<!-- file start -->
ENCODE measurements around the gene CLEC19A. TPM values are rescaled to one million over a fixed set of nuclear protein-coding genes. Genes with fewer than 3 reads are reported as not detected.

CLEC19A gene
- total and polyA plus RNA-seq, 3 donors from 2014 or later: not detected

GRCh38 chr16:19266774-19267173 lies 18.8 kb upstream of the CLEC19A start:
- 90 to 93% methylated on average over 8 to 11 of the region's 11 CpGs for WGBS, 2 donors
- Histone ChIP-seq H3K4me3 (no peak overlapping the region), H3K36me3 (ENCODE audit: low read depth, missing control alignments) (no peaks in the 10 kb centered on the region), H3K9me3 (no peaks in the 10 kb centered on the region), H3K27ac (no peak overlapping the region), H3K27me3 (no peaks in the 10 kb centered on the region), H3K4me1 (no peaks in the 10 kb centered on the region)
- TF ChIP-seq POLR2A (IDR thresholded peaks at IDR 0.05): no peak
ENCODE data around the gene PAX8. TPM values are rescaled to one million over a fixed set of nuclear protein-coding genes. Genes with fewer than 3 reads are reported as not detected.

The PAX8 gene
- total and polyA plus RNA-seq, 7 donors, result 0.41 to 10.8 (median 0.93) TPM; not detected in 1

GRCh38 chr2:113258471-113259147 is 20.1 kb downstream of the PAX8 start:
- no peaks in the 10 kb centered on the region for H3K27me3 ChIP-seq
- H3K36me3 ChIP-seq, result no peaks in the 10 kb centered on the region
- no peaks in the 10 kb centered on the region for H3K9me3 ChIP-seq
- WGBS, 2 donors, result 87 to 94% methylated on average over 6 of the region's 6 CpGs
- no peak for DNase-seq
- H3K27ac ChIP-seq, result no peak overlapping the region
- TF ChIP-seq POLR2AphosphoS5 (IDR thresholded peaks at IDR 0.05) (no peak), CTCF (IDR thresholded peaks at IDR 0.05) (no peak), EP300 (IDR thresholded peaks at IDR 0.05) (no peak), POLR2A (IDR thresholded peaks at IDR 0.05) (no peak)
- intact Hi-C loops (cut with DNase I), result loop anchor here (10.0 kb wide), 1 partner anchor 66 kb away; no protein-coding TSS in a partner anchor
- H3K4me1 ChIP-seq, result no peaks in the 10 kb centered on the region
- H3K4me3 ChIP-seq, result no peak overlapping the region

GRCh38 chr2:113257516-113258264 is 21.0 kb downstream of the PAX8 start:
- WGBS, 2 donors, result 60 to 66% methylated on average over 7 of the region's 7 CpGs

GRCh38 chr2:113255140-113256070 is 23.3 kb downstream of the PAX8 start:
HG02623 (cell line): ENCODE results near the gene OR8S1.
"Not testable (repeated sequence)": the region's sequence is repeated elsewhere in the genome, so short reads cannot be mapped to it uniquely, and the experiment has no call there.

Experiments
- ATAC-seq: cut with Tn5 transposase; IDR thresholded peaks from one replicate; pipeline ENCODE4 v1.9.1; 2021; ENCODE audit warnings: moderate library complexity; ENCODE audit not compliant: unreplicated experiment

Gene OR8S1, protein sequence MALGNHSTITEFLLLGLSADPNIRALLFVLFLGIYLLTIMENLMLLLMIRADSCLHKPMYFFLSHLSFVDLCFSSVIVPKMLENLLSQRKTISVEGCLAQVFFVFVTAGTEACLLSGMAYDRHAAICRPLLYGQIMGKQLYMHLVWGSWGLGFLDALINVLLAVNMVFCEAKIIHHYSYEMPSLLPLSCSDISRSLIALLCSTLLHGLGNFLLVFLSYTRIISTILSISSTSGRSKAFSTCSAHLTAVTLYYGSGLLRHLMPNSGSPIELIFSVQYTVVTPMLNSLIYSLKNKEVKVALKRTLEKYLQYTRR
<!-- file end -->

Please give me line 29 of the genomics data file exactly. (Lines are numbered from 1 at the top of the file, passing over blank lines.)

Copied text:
Gene OR8S1, protein sequence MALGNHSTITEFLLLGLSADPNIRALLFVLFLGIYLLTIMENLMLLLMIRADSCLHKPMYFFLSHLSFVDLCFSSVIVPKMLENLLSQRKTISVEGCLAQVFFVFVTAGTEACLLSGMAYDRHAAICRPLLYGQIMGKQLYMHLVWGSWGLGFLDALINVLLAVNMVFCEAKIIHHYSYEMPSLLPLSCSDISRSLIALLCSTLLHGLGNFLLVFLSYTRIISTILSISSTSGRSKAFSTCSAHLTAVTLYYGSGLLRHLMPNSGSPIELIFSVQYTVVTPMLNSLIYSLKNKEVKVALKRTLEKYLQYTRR